A particularly impressive line-up of Pulitzer recipients underscores the enduring importance of the nation’s much-maligned newspapers. Posted April 17, 2006
By Rem Rieder
Rem Rieder (email@example.com) is AJR's editor and senior vice president.
In happier times the names most associated with the newspaper business were Woodward and Bernstein. In recent years the Watergate twins have been replaced by Gloom and Doom.
It's a familiar litany: profit pressures, cutbacks, plummeting circulation, the relentless onslaught of the Internet. In the blogosphere and elsewhere, papers have been repeatedly portrayed as irrelevant dinosaurs too dumb to realize they were dead.
But you know what, their very real problems and challenges notwithstanding, newspapers still matter. They perform a vital and often decidedly unglamorous service to our democracy day in and day out, a service nothing else is set up to replicate.
Exhibit A: the winners of the 2006 Pulitzer Prizes. Up and down the list are vivid reminders of the wonderful and essential work that newspapers, and the journalists who work for them, do.
Hurricane Katrina was not only devastating to New Orleans and Gulfport, Mississippi, and their surrounding regions, it was a crippling blow to the newspapers themselves. Yet under staggeringly difficult conditions New Orleans' Times-Picayune and Gulfport's Sun Herald covered the catastrophe splendidly, providing information desperately needed by their readers and alerting the nation to the severity of their regions' plight.
The two papers each were honored with Pulitzers for public service. And the Times-Picayune won in the breaking news category as well.
Under terribly onerous circumstances, these journalists put their professional responsibilities above concerns about personal safety and well-being, as Brian Thevenot recounted in a remarkable AJR story. (See "Apocalypse in New Orleans," October/November 2005).
We are not generally thought to be living in a golden age of investigative journalism. But the Pulitzer Board this year honored numerous examples of watchdog reporting at its finest.
There are so many glittering examples that it's hard to know where to start. Let's begin with the public corruption beat, where the tenacious Washington Post coverage took down lobbyist Jack Abramoff. The pieces by Susan Schmidt, James V. Grimaldi and R. Jeffrey Smith won the award for investigative reporting. In Washington, D.C., a town where the press corps is often pummeled for being too cozy with power, Schmidt and Co. went after the insiders with a vengeance.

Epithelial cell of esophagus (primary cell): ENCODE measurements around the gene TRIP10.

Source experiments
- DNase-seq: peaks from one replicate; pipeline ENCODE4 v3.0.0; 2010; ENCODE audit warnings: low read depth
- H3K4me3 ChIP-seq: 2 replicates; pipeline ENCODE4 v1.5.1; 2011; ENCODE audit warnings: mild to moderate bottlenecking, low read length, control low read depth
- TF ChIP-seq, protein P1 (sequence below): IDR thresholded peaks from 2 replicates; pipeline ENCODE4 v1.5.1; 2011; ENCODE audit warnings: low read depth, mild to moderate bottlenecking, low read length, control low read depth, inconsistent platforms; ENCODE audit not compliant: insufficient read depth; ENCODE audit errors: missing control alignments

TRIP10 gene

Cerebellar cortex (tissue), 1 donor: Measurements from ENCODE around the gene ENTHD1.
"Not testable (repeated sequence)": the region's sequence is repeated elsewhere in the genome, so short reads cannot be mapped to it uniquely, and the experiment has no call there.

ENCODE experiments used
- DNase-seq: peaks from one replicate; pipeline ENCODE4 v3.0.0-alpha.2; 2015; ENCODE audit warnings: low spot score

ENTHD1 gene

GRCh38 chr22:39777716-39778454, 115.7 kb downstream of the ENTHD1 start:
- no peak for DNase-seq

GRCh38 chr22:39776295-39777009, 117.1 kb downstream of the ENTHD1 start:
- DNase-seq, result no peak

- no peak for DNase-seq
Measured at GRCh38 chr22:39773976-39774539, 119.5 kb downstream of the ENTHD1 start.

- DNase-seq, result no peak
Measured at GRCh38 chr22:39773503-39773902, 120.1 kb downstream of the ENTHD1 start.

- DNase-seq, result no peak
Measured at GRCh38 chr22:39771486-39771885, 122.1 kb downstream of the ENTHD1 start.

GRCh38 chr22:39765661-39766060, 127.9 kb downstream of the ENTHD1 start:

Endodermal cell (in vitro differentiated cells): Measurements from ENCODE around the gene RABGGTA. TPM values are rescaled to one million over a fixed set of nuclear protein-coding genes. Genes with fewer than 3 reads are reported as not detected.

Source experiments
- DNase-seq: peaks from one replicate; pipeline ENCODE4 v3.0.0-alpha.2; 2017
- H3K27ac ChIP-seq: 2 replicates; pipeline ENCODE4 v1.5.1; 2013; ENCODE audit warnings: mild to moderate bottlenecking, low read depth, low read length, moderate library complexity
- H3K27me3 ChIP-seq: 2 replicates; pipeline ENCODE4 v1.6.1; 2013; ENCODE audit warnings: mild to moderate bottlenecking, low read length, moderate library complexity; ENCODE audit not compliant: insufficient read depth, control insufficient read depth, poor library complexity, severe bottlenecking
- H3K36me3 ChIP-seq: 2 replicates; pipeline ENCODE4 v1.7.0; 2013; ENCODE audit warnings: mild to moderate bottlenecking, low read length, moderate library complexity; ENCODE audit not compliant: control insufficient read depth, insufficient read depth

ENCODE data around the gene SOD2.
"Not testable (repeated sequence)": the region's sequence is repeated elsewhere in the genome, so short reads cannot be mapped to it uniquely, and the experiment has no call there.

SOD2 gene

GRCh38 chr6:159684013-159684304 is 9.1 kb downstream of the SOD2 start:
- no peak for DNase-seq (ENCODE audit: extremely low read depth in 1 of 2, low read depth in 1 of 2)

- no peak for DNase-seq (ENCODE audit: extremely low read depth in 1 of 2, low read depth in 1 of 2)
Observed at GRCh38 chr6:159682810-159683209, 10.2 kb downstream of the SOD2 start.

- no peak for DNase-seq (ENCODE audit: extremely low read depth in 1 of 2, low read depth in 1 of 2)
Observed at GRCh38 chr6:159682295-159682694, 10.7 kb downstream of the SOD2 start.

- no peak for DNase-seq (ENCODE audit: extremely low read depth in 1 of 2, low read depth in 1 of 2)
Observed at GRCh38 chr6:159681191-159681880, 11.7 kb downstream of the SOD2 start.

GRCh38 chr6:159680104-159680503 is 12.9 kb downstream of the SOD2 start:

The stories that ended the political career of former Rep. Randy "Duke" Cunningham (R-Calif.), bribe-taker extraordinaire, have a special resonance. The San Diego Union-Tribune and Copley News Service won a Pulitzer for national reporting for their Cunningham coverage. But much of the credit goes to Copley Washington correspondent Marcus Stern, who doggedly combed through records to uncover the goods. Stern is a regional reporter in Washington, an unheralded but critically important (and endangered) breed whose importance can't be emphasized too much. (See Drop Cap, April/May).
But perhaps the most significant decisions the Pulitzer Board made were to honor two stories in the realm of national security. James Risen and Eric Lichtblau of the New York Times won a national reporting award for their expose of warrant-free domestic eavesdropping by the National Security Agency. And the Washington Post's Dana Priest was honored in the beat-reporting category for her reporting on the CIA's secret prisons and other unsavory aspects of the Bush administration's counterterrorism efforts.
What a difference four-plus years makes. In the wake of September 11, the news media lost their way. Whether swept up in an understandable wave of patriotism, cowed by the Bush administration or both, the press dropped its customary skepticism and reported far too uncritically on Team Bush. (See "Are the News Media Soft on Bush?" October/November 2003.) The WMD fiasco is a vivid example of this collapse, but hardly the only one.
The courageous, powerful reporting by Risen, Lichtblau and Priest, by the Times and the Post, underscores how far the press has come back. And props to the Pulitzer people for giving this important work its imprimatur.
One last thought: Nicholas D. Kristof's relentless crusading on behalf of the afflicted, the powerless, the hopeless – epitomized by his dogged pursuit of the Darfur story – is as praiseworthy a journalistic enterprise as I can think of. The fact that his New York Times columns are so heavily reported is particularly impressive. He richly deserves the Pulitzer for commentary.###